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Fill The Mayflower For Manna Restocks The Shelves

Robert Barrett

The Mayflower has landed in Pensacola. It is, in fact, a large Mayflower moving van parked at the Cordova Mall parking lot and it’s filling up with food.  “It’s actually the single largest food drive we do … over the course of a two day period, and it is really important for the hungry in our community,” said De De Flounlacker, the executive director of Manna Food Pantries.

“This restocks our shelves (and) gets us ready for the first part of the year when it’s ‘crickets’ in here sometimes sound-wise because there’s nothing going on. Nobody’s donating food generally in January.”

The Fill the Mayflower for Manna event has been held on the week of Thanksgiving for over a decade. Coastal Moving and Storage provides the trucks and people are asked to donate non-perishable food items and fill those trucks to the brim. “It’s really simple stuff that we need. We need canned vegetables. Particularly those vegetables like carrots, English peas, spinach, squash, potatoes, corn, green beans, although we usually get in a lot of green beans. We need things like whole-grain cereal and oatmeal. And we also (need) some plain pasta. (We) always, always need peanut butter. Always. And then we also need canned fruit in its own juice.”
Canned  meats and fish are also valuable items during the drive. And no, do not bring turkeys or other fresh foods to the drive, Manna cannot use them.

Volunteers worked to rearrange the floor at the Manna warehouse on E Street to make room for what Flounlacker hopes will be several thousands of pounds of food. Once the drive is over, more groups will come in to sort the food.

And even though we hear stories of an improving economy, there is still a need for these donations.

“What we’ve been doing over the past couple of years is really try and focus our efforts on partnerships with other agencies who are doing case or care management, so that the food can be used as a resource in their tool-kit to help that family rise up from their situation. So while we have seen a lesser number of people who need help through our pantries, we’re really trying to build those partnerships and programs. We know when someone comes to see us through the pantry and need food, that’s important. Don’t get me wrong, that’s really important to them. But (it’s not) a long term solution. And it’s with those partnerships and programs that we have that we feel like we can make a bigger impact. And, working with partners, provide solutions to these families.”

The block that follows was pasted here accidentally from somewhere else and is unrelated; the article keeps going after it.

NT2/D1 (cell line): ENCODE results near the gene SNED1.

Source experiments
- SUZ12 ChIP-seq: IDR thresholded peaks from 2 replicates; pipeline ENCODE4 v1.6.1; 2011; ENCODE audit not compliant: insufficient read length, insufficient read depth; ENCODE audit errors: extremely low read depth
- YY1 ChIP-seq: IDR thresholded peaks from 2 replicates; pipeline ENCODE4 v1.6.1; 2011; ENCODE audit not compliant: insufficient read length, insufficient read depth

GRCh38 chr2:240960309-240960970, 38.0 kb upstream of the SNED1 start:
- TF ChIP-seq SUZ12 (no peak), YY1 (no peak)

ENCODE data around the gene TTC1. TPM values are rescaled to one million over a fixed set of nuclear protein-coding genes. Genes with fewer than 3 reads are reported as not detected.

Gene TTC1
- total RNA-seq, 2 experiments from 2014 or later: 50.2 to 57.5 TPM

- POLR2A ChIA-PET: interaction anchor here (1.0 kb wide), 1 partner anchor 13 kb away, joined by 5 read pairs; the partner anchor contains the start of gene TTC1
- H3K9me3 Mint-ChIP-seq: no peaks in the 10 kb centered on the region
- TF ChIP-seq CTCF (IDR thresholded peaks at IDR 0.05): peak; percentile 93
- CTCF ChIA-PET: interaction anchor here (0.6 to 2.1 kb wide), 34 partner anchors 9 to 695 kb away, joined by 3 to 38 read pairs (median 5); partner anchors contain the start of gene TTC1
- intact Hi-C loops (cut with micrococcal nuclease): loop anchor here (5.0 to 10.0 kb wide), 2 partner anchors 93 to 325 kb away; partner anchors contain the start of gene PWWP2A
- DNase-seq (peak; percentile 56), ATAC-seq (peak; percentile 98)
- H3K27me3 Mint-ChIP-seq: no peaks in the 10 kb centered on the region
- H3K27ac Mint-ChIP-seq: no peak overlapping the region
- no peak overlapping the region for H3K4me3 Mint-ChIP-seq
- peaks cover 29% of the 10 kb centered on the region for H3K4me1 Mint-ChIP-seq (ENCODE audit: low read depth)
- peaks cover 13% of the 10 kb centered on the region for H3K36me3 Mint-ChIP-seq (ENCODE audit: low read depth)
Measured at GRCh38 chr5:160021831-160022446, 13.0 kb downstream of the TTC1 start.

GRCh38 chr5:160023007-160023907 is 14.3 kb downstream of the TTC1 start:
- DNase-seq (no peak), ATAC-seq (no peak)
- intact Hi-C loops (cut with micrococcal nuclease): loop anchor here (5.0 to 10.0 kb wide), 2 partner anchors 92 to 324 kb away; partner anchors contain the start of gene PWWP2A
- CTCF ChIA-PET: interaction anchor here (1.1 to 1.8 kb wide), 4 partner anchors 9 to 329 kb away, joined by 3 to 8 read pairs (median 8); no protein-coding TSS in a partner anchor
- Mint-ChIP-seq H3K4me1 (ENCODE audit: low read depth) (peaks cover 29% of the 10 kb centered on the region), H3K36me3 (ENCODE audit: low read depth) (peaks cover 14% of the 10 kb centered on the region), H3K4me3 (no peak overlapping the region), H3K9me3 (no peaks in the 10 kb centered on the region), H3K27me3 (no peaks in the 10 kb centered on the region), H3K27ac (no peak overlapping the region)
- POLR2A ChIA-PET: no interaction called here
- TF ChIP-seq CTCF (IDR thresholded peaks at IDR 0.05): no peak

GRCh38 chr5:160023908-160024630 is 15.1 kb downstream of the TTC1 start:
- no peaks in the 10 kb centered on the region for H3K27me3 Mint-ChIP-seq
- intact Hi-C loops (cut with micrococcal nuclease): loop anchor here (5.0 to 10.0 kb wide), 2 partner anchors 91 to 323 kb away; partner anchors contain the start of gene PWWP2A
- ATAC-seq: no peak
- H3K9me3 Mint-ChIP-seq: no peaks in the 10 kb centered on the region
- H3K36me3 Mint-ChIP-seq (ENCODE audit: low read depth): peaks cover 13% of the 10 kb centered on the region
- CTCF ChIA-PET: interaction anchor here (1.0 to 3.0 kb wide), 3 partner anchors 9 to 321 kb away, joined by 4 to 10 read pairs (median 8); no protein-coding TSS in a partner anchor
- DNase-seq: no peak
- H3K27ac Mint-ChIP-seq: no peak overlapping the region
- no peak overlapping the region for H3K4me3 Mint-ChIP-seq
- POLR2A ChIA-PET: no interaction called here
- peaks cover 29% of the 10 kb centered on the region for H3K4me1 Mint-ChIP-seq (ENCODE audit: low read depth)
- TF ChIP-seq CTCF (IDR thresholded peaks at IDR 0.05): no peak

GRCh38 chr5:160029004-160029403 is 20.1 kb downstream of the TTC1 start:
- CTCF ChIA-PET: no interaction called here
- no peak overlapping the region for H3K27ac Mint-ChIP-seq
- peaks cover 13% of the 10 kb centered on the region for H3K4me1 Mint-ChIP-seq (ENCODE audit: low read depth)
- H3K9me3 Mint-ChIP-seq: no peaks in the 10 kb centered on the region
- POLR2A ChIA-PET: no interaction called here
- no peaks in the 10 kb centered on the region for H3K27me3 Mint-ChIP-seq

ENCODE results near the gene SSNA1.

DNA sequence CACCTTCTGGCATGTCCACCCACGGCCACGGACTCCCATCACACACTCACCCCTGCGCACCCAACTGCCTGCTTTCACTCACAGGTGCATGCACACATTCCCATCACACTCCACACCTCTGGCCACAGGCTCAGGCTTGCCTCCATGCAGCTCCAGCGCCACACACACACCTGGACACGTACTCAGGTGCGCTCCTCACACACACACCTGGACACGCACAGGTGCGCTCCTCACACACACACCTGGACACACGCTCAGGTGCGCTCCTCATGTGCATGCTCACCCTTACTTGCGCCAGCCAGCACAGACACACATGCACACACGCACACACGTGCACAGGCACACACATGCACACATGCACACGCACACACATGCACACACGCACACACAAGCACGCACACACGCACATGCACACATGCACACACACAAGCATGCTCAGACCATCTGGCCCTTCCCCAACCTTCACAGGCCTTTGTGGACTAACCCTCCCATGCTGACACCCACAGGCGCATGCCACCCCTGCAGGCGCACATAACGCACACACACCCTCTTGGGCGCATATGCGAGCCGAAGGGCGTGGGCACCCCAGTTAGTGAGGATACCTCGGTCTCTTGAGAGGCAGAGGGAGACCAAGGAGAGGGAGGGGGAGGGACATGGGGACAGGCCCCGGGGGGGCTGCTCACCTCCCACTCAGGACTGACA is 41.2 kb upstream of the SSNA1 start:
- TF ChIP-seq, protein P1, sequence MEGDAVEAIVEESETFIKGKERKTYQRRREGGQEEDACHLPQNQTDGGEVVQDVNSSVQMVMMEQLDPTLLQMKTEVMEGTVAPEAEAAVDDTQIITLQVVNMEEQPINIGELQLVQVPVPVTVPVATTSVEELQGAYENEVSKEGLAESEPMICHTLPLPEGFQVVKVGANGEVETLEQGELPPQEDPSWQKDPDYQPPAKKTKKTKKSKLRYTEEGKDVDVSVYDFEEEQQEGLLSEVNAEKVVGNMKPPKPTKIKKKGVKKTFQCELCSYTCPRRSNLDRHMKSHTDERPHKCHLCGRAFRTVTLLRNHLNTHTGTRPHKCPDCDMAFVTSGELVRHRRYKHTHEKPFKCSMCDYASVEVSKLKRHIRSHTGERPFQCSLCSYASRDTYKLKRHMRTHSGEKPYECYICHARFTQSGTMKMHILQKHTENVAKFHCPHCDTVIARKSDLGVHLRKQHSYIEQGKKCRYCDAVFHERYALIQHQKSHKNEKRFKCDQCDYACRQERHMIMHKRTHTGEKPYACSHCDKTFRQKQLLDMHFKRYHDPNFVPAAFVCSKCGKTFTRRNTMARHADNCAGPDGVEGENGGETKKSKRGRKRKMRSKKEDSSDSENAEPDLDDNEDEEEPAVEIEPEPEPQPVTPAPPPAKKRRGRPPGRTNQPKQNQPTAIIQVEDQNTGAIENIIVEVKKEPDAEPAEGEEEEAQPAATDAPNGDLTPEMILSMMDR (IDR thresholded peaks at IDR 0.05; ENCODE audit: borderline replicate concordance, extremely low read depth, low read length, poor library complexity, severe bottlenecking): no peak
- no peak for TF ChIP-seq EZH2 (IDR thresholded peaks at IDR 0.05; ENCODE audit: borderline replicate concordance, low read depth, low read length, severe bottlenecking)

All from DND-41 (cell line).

The number of families who need help from Manna is still pretty large. “Last year over 19,000  people were helped by Manna, and over 44% of them were children. So when you give to Manna, that can of food of that sack of food or whatever it may be, you’re really making a difference in somebody’s life.”

The Fill the Mayflower for Manna food drive began Monday morning at 5 at the Cordova Mall parking lot off Ninth Avenue, and will continue until 6 p.m. On Tuesday, they will still be looking for donations from 7 a.m. until 6 p.m. 

Bob Barrett has been a radio broadcaster since the mid 1970s and has worked at stations from northern New York to south Florida and, oddly, has been able to make a living that way. He began work in public radio in 2001. Over the years he has produced nationally syndicated programs such as The Environment Show and The Health Show for Northeast Public Radio's National Productions.